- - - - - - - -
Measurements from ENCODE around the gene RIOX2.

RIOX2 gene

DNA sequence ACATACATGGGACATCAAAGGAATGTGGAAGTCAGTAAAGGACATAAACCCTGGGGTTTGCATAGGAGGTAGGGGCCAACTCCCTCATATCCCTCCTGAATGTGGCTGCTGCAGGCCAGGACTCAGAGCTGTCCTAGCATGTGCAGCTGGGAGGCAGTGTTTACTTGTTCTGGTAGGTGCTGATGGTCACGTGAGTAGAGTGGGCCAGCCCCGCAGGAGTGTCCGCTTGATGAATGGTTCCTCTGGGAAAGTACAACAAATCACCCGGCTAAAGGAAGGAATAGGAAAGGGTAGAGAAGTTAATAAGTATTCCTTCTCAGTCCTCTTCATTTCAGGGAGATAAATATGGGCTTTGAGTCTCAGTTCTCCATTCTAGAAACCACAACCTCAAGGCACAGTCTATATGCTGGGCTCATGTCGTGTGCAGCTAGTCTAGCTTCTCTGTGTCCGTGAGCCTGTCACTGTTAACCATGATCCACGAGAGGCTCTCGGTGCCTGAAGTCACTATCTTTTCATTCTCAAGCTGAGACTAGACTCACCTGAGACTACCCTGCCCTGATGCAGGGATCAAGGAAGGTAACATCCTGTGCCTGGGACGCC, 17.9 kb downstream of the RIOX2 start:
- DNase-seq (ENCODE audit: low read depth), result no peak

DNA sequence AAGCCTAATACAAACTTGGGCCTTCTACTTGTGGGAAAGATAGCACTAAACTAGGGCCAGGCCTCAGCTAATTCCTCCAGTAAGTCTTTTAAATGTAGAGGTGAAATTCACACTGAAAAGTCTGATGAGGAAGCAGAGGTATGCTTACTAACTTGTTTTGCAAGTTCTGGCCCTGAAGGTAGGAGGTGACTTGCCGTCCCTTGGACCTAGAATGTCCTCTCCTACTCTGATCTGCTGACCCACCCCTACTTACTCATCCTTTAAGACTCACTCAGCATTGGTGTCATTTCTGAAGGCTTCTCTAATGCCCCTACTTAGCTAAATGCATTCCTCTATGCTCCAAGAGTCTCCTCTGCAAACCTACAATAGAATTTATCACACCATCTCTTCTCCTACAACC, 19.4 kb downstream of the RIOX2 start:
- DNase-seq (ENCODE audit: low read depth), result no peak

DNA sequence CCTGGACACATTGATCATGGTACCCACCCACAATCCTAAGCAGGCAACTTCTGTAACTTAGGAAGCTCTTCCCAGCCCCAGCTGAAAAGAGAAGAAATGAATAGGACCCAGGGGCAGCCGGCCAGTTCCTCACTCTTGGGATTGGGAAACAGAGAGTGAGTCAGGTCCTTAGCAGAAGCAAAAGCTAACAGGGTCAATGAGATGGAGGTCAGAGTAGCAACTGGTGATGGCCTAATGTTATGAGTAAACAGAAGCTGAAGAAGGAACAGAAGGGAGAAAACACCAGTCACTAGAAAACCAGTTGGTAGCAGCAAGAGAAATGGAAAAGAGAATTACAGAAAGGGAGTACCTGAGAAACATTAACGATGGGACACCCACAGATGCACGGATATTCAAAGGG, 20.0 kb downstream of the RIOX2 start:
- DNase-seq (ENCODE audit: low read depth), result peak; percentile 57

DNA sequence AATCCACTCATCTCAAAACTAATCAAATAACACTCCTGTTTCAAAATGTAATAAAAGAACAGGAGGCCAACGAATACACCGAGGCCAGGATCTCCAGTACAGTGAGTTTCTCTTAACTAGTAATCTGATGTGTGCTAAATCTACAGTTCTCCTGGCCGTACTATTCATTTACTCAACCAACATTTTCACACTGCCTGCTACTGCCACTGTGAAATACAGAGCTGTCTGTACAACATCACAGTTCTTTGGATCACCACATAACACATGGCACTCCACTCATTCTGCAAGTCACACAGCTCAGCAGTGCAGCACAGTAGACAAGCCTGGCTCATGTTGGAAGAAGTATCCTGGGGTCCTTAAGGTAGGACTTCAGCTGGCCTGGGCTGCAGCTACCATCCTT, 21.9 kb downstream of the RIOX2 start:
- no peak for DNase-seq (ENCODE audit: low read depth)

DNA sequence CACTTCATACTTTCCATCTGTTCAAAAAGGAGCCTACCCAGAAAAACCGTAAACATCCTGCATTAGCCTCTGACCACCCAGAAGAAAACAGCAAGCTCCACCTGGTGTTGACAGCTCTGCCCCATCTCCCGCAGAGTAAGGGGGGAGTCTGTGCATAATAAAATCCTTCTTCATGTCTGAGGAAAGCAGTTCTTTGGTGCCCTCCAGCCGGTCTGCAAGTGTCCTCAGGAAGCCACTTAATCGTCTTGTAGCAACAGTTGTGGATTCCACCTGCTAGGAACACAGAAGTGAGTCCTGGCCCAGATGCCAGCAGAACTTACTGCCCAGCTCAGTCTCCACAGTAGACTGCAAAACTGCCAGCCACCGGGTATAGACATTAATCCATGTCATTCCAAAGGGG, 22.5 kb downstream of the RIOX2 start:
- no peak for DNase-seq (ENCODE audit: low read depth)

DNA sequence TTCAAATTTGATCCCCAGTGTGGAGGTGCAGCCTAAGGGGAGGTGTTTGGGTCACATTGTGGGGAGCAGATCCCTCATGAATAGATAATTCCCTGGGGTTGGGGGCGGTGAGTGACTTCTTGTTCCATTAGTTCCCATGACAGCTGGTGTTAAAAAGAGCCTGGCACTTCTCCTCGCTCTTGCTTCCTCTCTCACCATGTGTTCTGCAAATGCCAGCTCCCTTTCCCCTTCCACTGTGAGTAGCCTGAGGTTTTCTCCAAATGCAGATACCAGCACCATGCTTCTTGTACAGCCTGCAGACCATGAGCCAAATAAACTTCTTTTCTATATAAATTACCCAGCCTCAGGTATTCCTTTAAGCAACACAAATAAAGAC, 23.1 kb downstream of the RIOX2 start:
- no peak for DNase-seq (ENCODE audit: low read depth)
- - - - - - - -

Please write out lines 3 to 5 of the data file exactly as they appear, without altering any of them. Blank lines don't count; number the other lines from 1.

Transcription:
DNA sequence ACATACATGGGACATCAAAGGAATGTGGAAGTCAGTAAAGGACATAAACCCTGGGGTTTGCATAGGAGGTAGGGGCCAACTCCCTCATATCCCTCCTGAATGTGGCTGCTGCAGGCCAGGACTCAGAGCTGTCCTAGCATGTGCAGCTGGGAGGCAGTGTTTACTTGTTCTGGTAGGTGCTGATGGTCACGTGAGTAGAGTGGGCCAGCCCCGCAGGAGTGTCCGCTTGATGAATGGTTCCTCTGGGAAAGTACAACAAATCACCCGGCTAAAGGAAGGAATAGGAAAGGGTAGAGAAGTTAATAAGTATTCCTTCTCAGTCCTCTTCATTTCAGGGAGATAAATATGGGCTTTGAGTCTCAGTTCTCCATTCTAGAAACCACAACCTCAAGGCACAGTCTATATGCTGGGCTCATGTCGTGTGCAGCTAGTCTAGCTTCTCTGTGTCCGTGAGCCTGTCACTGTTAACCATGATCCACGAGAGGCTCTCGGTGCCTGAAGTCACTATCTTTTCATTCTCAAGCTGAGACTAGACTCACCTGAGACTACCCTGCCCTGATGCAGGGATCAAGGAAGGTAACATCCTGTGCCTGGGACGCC, 17.9 kb downstream of the RIOX2 start:
- DNase-seq (ENCODE audit: low read depth), result no peak

DNA sequence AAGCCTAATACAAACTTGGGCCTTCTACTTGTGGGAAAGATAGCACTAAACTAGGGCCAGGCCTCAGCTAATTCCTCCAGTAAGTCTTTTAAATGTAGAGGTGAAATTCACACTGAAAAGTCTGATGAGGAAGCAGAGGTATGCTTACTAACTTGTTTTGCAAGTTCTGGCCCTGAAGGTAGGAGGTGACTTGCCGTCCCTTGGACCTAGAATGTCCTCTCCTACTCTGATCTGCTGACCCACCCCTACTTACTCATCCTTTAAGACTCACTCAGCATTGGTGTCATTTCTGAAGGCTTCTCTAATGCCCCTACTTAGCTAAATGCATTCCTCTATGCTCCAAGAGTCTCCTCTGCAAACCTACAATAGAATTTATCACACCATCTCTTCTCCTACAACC, 19.4 kb downstream of the RIOX2 start: